Dealerin Watches, Clocks. Jewelry and Fancy
Articles, Court street, below the new Banking
House, Pomeroy. Wutcbee, Clocks aud Jewelry
carefully repaired on short notice. 1-1
W. A. AICHER, Watchmaker and Jew
eler, and wholesale and retail dealer In Watchea,
Clocks, Jewelrv and Fancy Goods, Front-st., above
the Remington House, Ponieroy. Particular atten
tion paid to repairing all articles in my line. 1-1
BOOTH AND SHOES.
T. WHITESIDE, Manufacturer of Boots
and Shoes, Front Str6et, three doors above Stone
bridge. Tha best of work, for Ladles and Gentle
. -men. made to i rder. 1-1
MoQUIGG & SMITH, Leather Dealers
and Finders, Court direct, 3 doors below the Bank,
and opposite Branch's Store, Pomeroy, 0
SUG AR-RUN Salt Company.. Salt twen-
lY-nrO CeilU OCT DU0UO1 unco iicur mo rurnnuc.
. J'A - ' " C. GKAJST, Agent,
POlMEROY Salt Company. Salt twenty-
Ave cent ner bnshel. 1-f
DABNEY Salt Company, Coalport. Salt
twenty-dve eents per bnshel for country trade.
1-1 0. W. COOPER, Secretary.
F. E. HUMPHREY, Blacksmith, in hU
new building, back of the Bank building, Pomeroy.
Job Work of all kinds. Horse-shoeing, executed
with neatness and dispatch. 1-1
l LYMAN, Painter and Glajier, back
'rooas of P. Lambrecbt's Jewelry Store, west aide
Court street, Pomeroy, O, 1-1
JOHN EISELSTIN, Saddle, Harness and
Trunk Manufacturer, Front Street, three doors be
low conn, roineroy, will execute all work on'
trusted to hlscare withaeatnaasend dispatch. Sad'
dips gotten lip in the neatest style. 1-22
JAMES WRIGHT, Saddle and Harness
Maker, fihnp over Black and Rathburn's stare.
u A rv v
nunnii'i v i-x
fiARRTAftK AV WAfWiN MAirlWfi k
M. RtsrrnER," Front ,ftret, Srat corner below the
nisuiiiK-eiMi, ruiucnij, v. All snicm in nia line
of business manufactured at reasonable rates, aud
'they are especially reeommendod for durability.
PETER CROSBIE, Wagon Maker. Mul-
erry street, west sine, inree aeon Hack street,
Pomeroy, Ohio.. Manufacturer of Wagons, Bug
gies, Carriages, Ac. All orders tiled on short
r. liEftfistR'v: :
P. C. WHAtEY. Surgeon Dentist,
- Hummer's Building 2nd Story, Rutland street,'
Jliddleoort,0. All operatlous pertaining to tha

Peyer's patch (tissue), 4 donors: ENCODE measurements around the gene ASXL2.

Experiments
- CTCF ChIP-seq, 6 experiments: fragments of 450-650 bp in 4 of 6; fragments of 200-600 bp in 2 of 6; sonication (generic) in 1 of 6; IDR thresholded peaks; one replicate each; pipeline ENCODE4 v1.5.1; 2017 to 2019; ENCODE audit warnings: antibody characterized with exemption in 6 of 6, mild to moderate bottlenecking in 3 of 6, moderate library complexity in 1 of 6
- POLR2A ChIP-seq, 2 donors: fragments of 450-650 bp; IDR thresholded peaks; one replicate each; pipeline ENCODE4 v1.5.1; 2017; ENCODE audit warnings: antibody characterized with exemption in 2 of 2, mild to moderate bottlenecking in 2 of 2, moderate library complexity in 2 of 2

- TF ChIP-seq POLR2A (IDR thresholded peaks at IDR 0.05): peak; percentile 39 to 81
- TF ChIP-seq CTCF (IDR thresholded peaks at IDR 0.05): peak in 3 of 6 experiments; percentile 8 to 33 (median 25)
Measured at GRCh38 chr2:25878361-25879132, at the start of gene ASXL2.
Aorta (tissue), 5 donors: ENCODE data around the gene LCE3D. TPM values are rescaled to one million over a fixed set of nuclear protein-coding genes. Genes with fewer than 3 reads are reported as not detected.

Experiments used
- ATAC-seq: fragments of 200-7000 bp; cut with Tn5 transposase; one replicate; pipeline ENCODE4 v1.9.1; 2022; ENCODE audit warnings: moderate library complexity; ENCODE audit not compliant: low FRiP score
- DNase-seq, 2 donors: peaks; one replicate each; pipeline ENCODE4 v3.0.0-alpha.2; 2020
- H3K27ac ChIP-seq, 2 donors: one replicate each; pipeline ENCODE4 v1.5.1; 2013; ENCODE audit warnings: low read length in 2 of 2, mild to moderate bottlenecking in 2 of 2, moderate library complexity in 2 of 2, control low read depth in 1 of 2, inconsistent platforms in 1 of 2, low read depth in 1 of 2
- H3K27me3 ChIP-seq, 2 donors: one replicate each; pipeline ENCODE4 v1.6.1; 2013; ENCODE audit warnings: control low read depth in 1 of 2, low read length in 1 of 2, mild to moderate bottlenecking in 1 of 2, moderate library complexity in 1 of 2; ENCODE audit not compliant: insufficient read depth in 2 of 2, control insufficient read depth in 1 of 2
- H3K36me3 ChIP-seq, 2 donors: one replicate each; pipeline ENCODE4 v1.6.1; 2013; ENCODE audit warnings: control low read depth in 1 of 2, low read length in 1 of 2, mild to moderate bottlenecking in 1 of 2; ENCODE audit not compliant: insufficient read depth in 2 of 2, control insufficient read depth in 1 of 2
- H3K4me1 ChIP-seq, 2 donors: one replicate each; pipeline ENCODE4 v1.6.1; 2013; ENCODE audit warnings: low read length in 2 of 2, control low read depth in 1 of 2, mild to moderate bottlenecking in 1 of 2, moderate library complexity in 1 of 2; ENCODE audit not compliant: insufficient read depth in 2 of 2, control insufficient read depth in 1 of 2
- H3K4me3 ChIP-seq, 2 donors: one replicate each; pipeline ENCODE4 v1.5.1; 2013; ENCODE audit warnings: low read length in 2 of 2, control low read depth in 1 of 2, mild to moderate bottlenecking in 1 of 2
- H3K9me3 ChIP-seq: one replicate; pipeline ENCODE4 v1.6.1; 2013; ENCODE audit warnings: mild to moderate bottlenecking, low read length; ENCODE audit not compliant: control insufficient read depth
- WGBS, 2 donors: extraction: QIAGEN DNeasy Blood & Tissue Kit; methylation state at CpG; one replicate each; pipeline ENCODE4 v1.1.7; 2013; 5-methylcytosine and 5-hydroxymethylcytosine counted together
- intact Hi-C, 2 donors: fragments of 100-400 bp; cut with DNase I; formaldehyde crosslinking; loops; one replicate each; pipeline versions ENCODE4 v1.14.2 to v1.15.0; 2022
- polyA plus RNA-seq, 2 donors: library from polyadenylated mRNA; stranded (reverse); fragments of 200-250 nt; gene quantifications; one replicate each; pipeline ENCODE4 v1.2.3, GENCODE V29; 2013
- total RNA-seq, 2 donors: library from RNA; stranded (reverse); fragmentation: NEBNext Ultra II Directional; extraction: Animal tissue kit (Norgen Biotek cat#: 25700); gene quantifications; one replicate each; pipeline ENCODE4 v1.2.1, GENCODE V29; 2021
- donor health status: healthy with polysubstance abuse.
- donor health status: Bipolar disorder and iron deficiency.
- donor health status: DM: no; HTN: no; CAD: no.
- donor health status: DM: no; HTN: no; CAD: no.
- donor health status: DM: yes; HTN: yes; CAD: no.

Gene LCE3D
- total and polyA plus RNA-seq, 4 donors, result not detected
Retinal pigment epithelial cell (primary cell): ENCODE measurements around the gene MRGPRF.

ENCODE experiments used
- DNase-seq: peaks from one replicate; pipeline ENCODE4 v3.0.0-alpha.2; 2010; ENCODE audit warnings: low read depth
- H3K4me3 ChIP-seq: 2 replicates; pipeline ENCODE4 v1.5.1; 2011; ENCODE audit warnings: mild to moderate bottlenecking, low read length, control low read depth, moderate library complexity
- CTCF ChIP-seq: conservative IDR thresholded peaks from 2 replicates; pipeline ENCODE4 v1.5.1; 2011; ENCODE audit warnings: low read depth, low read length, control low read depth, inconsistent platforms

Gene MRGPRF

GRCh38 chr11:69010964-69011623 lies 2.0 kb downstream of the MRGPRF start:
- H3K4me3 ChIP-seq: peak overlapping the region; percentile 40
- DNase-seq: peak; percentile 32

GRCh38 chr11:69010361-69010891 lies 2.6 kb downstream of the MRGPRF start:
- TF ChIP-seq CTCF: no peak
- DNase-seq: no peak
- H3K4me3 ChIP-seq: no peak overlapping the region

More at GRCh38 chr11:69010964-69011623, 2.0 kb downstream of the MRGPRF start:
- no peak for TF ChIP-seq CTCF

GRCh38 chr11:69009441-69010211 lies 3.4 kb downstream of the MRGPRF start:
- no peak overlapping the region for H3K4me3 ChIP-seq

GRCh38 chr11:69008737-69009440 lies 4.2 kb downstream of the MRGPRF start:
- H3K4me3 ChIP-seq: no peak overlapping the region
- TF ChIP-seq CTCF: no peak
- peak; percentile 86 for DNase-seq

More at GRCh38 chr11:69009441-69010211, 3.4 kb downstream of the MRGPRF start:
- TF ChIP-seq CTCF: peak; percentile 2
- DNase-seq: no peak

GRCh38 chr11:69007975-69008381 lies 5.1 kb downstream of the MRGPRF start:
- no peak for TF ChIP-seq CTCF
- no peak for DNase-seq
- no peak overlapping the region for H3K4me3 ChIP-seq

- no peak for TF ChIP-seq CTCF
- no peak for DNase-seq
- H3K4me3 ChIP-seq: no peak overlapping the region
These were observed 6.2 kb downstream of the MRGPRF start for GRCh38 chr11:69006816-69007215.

profession promptly performed. Ladles waited
' upon at their residence. If desired. - j-
. s J-1 POCKBT COTLER1. i i. ..' . . "
A SUPERIOR lot of Pocket Cutlery, may
. be found in my establishment, which for
cheapness, defy competition. Call and con
June 21-28-3m, ' P. LAMBRECHT.
. ' A HTJWDRED TEARS AGO. :
Whore are the birds that sweetly sang ' ' '
A hundred years ago! -- , .
The flowers that in beauty sprang
A hundred years agol. 1 , . , ,
The lip Ibat smiled .
i , The eyes that wild ,
Soft eyos upon
- Whore, O where, are the Hps and ayes,
The inalder'a smiles, the lover's sighs,
That wora ao long ago? ,
Who peoplod ail 1he clty'a street)
A hundred years ago?
Who fllled the church, with faces meek,
A hundred years agor
The sueerlng tale
, Of sisters frail,
The plot that worked' '"'
Wbere, O whOrel are the plots and sneers,
, The poor man's hopes, the rich man's fears,
i, j,- .nuw'Ww sh-long fo1-'t "'
Whpre are tbe graves where dead men slept
A hundred yearaagor
Who, whilst living, ol'ttlmes wept,
A hundred years ago?
By other men.
They knew not then,
'1 heir lands are tilled,
Their homes are Ailed
Yot Nature then was Just as gay,
And bright the sun shone as to-day,
A hundred years ago.
The Gospel of Business.
The editor of a paper published at
Wakefield, Rhode Island, essays an edito
rial on this subject, which is worthy of
consideration. Hie following truthful
words ought to be printed in letters of
gold, and pasted in every man s hat:
"While the secular element in erery
sermon might perhaps be regarded exces
sive, yet the assignment to it of a more
common and prominent place in the pul
pit, would not be amiss. These outstand
ing accounts are 'runious things, both
morally and financially. Had the Gospel
of Business been thoroughly preached and
piaciised, we had escaped the slough of
1 I .l 1 a T l
uHnKruuicy in wnicu we are now nounaer
ing. But we can conceive that a n.inister
who should preach the whole Gospel, as it
bears upon secular affairs, upon debt and
credit, capital and labor, woik and wages,
money and usuiy. speculation, bonds,
mortgages, collaterals, securities and con
signments; in a word, upon the perpen
dicular right and wrong ol tiade and busi
i6s of every kind, would be immensely
unpopular both iih the money making
and money spending part of the commu-